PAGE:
A Cameroonian activist, Aissa Doumara Ngatansou, has been awarded the inaugural Simone Veil Prize of the French Republic for her organization that helps victims of rape and forced marriages in her home country.
The French president, Emmanuel Macron, presented the prize to Ngatansou on International Women’s Day at a ceremony at the Elysée Palace in France, reports France24.
46-year-old Ngatansou dedicated the prize to all the women victims of violence and forced marriages, as well as, the survivors of the Nigerian insurgency group Boko Haram, whose activities have spread to Cameroon.
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Ngatansou was speaking in front of a large portrait of Veil, the revered French politician and Holocaust survivor who championed women’s rights
Veil survived the Nazi death camp at Auschwitz and defied institutional sexism to push through a law legalising abortion in France before her death in 2017 at the age of 89.
The Simone Veil prize is worth $112,000.
Macron praised Ngatansou for “her commitment of over 20 years in the service of women, carried out in silence, sometimes in disapproval.”
“This is an example of courage, of challenging the weight of legacies,” he said.
Macron added that France would give 120 million euros ($135 million) to a fund to support the fight against violence and discrimination inflicted on women around the world.
He said measures will be taken to educate young girls, particularly, those in the Sahel region, with the establishment of a bank to support women in business across Africa. Paris also proposed to host a global women’s conference next year, 25 years after the one held in Beijing in 1995.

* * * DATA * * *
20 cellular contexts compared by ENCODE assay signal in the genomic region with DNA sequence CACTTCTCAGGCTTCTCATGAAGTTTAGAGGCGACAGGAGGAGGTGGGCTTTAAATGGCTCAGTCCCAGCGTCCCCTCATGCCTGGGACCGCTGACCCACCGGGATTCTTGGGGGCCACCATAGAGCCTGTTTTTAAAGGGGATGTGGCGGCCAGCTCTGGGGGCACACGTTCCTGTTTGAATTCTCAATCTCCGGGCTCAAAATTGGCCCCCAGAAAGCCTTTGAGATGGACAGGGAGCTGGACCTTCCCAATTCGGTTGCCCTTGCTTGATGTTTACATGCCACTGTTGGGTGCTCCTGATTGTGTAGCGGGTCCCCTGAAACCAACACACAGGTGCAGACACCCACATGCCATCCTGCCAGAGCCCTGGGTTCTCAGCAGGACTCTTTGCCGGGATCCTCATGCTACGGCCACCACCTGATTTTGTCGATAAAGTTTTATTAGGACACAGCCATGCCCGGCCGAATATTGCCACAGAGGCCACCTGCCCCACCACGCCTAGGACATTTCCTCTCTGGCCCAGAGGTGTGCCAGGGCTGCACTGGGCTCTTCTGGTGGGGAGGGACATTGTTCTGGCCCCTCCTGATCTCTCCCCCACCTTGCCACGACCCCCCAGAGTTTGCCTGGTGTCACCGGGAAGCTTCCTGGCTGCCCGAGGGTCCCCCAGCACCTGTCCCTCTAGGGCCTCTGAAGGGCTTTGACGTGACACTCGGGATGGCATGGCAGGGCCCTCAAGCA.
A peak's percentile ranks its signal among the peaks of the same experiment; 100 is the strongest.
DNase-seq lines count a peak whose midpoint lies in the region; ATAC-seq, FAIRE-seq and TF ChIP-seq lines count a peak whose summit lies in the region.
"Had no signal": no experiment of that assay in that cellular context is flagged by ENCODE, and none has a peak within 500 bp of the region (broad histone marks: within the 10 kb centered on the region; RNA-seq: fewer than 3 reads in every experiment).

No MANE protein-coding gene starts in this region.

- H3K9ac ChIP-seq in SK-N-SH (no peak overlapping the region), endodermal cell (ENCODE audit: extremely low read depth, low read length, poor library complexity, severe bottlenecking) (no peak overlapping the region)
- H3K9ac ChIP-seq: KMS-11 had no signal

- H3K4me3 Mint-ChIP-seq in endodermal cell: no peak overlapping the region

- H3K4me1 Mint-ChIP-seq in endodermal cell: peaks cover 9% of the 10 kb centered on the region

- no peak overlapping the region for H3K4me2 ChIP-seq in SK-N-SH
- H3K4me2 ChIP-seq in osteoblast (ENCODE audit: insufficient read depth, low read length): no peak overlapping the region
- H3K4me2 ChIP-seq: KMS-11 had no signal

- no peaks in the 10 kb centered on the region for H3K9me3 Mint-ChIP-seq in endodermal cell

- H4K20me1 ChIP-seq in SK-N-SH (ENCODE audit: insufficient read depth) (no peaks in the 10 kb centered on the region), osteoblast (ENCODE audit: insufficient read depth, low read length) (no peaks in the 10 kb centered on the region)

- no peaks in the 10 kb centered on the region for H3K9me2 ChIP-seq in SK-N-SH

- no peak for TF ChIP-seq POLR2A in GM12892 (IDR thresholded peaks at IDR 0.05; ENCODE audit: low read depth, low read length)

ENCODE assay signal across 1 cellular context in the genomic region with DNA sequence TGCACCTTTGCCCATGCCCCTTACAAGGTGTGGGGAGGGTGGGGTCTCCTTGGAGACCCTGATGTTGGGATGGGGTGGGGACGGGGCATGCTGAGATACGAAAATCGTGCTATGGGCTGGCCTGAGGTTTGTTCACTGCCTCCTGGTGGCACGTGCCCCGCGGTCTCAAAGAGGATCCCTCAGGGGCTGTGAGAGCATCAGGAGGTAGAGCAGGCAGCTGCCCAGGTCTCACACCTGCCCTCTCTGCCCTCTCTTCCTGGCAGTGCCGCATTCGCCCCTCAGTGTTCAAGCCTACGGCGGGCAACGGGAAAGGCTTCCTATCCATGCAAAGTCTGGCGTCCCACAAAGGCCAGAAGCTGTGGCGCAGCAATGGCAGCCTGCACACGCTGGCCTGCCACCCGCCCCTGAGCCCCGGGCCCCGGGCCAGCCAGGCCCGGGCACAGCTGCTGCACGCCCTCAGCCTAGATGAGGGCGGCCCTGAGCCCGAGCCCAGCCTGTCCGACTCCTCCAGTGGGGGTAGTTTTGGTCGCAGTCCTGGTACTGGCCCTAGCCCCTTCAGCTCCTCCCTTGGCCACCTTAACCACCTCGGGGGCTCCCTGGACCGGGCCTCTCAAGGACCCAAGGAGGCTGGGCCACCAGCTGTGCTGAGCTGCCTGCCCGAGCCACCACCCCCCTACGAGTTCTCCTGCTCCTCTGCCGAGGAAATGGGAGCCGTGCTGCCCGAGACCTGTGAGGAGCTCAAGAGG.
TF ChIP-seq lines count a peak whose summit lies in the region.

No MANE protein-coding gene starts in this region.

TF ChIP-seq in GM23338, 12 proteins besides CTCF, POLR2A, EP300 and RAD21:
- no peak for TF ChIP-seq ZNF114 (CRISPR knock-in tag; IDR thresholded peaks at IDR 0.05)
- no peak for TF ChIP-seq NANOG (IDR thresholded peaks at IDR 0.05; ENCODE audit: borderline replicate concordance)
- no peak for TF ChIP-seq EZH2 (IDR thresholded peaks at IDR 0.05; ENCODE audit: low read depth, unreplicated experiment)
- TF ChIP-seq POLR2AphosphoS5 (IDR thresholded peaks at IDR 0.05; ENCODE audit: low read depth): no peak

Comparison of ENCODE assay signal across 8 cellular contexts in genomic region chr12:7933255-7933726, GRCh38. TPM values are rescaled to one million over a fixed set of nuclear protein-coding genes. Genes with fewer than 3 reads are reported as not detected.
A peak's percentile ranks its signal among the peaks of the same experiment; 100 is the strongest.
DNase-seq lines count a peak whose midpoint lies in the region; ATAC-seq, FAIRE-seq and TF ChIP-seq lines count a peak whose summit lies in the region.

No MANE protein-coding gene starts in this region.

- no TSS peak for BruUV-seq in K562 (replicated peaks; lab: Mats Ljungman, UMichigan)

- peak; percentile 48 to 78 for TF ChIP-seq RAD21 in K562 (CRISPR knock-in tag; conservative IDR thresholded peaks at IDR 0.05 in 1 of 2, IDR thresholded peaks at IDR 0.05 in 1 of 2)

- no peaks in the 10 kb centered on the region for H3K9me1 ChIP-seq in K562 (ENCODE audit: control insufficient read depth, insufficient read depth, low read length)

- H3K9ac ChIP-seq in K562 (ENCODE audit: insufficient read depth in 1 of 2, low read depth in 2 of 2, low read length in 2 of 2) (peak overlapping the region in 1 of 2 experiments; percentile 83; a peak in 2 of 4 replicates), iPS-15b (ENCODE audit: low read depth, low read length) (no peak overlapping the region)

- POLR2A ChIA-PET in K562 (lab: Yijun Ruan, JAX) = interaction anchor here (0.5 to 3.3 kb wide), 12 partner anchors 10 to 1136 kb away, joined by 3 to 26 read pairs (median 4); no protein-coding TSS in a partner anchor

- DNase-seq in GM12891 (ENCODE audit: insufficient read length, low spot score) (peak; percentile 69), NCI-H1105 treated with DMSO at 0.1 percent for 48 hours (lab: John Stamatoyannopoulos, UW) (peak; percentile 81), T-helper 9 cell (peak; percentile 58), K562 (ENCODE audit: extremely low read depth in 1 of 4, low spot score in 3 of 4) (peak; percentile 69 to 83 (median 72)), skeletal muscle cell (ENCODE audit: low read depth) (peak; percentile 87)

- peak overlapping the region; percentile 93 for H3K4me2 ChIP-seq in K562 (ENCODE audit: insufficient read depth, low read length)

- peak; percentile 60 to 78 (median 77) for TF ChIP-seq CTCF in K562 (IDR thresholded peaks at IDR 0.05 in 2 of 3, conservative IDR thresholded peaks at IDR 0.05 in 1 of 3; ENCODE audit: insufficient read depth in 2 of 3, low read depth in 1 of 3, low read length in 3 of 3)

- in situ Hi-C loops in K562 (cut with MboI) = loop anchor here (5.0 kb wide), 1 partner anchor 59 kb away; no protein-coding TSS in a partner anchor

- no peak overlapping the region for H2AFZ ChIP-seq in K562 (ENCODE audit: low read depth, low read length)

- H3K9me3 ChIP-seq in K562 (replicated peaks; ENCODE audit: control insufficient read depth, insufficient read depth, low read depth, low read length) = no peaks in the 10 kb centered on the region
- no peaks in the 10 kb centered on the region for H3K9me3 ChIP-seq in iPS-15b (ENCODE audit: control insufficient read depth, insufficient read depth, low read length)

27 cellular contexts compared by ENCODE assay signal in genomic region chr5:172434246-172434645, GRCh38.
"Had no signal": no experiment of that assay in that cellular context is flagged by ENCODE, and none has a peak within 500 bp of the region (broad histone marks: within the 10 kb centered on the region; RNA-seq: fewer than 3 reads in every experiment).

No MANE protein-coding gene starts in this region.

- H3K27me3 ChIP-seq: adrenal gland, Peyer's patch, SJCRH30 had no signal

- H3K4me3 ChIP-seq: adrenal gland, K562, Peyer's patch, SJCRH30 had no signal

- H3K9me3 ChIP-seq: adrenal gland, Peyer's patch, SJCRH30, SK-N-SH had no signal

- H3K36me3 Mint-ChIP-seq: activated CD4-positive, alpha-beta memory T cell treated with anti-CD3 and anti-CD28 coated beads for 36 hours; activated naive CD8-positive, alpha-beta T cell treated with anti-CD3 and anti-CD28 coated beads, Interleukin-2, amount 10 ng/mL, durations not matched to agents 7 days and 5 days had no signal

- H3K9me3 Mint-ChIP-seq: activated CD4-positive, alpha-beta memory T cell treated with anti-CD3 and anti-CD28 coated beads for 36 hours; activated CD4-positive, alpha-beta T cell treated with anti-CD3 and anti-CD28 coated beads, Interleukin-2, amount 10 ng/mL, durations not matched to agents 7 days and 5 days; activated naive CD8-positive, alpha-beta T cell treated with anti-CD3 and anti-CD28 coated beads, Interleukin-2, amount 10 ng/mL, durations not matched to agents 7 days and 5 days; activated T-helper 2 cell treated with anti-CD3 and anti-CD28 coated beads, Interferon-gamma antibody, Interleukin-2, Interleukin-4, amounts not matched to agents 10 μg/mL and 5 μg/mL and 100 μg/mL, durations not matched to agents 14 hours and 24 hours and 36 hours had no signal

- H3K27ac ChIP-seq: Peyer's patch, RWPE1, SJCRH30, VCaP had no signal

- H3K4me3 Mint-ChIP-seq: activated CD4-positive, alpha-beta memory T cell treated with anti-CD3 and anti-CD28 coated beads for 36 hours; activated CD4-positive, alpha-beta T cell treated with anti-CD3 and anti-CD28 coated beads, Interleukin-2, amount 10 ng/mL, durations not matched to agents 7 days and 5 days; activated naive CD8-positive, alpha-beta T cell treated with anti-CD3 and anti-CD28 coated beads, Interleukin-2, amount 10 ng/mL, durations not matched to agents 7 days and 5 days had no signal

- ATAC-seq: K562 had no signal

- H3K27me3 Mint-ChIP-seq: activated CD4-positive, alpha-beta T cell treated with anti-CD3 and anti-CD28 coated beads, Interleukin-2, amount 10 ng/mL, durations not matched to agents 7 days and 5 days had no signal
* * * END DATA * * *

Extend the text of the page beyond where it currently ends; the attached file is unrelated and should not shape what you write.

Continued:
More about Aissa Doumara Ngatansou
The Cameroonian activist co-founded a branch of the Association for the Elimination of Violence Against Women (ALVF) in the city of Maroua in 1996.
ALVF works with survivors, and advocates with decision-makers to end early and forced marriages and other forms of gender-based violence.
ALVF has been providing relief, livelihood and psychosocial support to women and girls affected by the Boko Haram insurgency in the region, with the support of UN Women.
Growing up, Ngatansou lost her mother when she was 11. By 15, her father and his family had married her off to a man without her consent.
“That was when I realized that I had to do something for myself. My own experience of discrimination inspired me to become the activist that I am today,” she was quoted by UN Women last November.
She said that after getting married, she decided to continue with her studies despite the disapproval of her husband’s family. Ultimately, her husband started giving her the needed support.
After high school, she worked with other women to start their association in Maroua to support women and girls experiencing violence. Some of the victims include the uneducated and other educated people in influential positions in society who are usually ashamed to seek help in public.
“After counselling them, I refer them to the social worker or the gender desk for more services.”
But her work has not been without challenges, as she and her colleagues tend to deal with attacks and court cases from families of the girls they are protecting. Largely being a patriarchal society, religious leaders even join in attacking Ngatansou’s work.
As rape of young girls and child marriage continue to be major challenges in a country that has often come under attack from Boko Haram, Ngatansou is hoping that the government would intervene and enforce existing laws that deal with perpetrators of gender-based violence.
Together with her colleagues, Ngatansou’s association would also continue to sensitize women, families, traditional and religious leaders on gender-based violence.